TD: An involved kid is a happy kid. Make sure to have jobs and responsibilities for them. For example, one child holds the water bowl while another dips a sprig of rosemary into the water sprinkling and asperging the circle, so the one job becomes two. I make certain to have a list of as many jobs as I can think of just in case more children arrive than expected.

Music and movement is essential, as is keeping things simple. With kids, you need to go with the flow and be prepared for a ritual to spontaneously change. Children’s magic is strong and shouldn’t be stifled, just as they shouldn’t be stifled. It’s good to have a script, but you need to be prepared to add or take away parts to keep the kids engaged. Maybe have an extra song or story ready to go just in case.

Letting the kids play and eat before ritual makes for a smoother and more fun ritual. And hour is good, but two is too long. Then they’re either too wound up or too tired. We like to do an hour of play before and another after.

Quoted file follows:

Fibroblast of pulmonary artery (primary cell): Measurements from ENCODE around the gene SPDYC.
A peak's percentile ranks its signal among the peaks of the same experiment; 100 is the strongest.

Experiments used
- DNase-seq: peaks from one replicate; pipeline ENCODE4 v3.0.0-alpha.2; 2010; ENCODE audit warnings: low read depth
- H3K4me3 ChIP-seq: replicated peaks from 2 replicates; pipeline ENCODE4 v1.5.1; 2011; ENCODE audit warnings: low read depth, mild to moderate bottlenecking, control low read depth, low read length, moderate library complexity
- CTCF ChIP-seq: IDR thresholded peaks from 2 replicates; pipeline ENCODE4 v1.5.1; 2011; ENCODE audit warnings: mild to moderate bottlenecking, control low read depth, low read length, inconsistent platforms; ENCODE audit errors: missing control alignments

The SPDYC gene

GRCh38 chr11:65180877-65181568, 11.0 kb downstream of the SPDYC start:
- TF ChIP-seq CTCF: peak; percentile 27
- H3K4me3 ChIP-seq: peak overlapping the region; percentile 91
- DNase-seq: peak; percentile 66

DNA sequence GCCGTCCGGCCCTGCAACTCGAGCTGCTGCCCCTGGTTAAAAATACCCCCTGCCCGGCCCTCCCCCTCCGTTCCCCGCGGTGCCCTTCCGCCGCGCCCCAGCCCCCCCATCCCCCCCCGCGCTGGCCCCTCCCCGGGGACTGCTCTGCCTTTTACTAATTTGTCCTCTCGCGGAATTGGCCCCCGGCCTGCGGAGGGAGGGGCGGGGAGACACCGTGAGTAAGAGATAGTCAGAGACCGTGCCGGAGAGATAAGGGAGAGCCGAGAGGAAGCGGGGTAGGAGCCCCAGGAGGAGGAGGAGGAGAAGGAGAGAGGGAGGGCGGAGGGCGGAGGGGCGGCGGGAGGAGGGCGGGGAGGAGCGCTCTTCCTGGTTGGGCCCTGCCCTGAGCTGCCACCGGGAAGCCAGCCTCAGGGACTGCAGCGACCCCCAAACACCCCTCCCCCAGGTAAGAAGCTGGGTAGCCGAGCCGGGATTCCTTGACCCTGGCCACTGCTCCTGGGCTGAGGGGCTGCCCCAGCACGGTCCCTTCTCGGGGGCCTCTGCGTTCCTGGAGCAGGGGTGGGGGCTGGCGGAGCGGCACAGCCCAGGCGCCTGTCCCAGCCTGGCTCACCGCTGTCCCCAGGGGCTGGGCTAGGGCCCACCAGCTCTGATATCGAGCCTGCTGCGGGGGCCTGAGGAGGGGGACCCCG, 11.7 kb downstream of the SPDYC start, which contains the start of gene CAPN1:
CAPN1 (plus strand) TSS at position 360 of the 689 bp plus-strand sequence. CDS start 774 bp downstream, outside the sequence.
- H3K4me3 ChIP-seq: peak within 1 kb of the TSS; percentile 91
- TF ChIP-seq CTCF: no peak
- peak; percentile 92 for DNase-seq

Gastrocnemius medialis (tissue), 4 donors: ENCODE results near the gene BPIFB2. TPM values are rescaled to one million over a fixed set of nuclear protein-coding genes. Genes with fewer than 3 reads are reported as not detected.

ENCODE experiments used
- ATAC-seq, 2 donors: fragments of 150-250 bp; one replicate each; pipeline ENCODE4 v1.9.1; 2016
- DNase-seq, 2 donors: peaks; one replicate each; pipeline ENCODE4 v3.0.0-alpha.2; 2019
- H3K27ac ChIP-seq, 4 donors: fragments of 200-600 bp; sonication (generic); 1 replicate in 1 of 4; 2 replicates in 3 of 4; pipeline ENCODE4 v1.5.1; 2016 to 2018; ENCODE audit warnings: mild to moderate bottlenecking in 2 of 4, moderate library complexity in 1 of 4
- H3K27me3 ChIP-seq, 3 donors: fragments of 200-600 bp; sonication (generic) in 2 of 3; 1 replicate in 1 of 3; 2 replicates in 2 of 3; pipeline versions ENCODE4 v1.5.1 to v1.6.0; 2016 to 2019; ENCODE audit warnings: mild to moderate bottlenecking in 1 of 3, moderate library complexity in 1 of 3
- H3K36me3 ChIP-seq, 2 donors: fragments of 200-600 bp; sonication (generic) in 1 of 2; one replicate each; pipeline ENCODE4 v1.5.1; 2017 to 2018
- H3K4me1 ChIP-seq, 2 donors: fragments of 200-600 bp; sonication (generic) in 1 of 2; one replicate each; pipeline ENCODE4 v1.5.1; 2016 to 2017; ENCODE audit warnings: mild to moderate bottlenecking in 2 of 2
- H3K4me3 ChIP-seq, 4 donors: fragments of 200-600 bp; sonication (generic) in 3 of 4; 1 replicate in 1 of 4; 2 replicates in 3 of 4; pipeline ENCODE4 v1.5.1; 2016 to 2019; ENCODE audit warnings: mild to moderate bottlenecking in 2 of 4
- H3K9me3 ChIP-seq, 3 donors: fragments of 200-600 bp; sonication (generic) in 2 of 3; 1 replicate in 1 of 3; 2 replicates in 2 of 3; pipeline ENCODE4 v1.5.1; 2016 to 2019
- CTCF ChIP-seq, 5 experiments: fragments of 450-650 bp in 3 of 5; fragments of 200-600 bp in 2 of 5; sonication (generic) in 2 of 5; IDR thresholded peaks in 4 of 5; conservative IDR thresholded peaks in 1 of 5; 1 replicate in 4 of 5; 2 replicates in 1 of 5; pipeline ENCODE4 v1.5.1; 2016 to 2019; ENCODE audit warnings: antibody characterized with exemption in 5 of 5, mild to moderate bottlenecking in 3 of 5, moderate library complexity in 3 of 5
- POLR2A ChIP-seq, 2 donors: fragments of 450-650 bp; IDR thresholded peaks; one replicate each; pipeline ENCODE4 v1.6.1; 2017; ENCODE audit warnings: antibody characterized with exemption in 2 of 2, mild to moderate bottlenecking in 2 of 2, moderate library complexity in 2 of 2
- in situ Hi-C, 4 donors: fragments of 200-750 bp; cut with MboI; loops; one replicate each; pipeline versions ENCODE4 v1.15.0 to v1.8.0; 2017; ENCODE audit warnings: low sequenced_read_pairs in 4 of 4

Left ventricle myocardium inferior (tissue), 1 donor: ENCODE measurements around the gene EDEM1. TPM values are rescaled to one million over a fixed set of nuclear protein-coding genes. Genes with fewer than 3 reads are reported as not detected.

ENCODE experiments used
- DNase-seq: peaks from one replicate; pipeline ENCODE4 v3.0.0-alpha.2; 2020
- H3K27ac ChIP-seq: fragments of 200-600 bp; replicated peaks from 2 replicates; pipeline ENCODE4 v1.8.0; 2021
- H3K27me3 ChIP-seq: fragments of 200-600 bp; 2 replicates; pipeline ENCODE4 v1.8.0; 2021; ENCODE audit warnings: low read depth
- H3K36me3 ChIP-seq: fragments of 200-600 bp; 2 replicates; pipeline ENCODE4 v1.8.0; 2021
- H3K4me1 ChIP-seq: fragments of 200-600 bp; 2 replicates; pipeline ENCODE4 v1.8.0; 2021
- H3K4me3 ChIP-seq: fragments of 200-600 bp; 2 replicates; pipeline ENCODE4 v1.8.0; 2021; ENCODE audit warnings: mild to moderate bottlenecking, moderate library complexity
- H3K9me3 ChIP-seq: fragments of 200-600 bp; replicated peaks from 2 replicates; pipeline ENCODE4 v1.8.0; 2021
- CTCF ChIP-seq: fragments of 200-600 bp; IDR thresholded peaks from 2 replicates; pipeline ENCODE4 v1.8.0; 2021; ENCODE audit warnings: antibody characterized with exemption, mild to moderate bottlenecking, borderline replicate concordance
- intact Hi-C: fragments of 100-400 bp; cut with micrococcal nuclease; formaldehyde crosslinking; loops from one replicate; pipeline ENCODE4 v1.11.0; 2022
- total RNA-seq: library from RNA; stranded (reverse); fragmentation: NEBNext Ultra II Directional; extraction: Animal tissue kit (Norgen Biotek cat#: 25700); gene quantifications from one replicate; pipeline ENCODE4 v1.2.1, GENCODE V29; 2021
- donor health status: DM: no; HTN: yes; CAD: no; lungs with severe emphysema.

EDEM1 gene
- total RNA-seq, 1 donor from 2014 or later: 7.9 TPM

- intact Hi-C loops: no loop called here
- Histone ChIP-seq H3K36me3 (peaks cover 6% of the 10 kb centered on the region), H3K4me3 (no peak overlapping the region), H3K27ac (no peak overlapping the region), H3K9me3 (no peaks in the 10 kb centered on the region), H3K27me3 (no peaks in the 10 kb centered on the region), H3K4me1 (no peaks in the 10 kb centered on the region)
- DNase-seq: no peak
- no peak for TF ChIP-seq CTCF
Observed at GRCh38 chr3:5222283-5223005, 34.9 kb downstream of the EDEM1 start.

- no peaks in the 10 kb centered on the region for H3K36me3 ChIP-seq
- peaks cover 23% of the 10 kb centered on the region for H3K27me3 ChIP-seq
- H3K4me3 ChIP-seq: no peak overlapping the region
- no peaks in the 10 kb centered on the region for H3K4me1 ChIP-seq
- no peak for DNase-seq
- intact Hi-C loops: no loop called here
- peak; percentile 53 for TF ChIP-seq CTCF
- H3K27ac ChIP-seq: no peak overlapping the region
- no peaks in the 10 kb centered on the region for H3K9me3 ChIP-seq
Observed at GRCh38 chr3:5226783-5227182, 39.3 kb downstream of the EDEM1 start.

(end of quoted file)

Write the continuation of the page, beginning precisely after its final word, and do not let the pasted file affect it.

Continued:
TWH: You noted that, “Many parents would like to raise a child to be knowledgeable enough to make their own decisions on what spiritual path they want to take.” Would you agree that a common strategy is not to expose their children to any path, or equally to a wide variety of different religions? How effective do you think those techniques instill a sense of respect for the sacred in children? What advice do you offer to parents who are concerned about striking that balance?

TD: It’s fairly common that the families want the children to be able to think for themselves. Many choose a hands-off approach. My favorite advice came from an email from blogger Gayle Tracey-Mull, [who said,] “Overall my children were taught respect for all people and all religions. They were taught that they could be anything they chose as long as when they grew up they could explain to me what they believed, why they believed it, and as long as it harmed no one.”